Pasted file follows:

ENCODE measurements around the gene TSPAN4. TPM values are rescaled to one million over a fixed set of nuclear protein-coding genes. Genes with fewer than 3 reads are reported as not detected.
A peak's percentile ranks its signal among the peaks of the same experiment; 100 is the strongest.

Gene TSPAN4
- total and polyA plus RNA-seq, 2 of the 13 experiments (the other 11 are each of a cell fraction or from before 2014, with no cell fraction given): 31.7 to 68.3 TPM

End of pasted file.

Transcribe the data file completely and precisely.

ENCODE measurements around the gene TSPAN4. TPM values are rescaled to one million over a fixed set of nuclear protein-coding genes. Genes with fewer than 3 reads are reported as not detected.
A peak's percentile ranks its signal among the peaks of the same experiment; 100 is the strongest.

Gene TSPAN4
- total and polyA plus RNA-seq, 2 of the 13 experiments (the other 11 are each of a cell fraction or from before 2014, with no cell fraction given): 31.7 to 68.3 TPM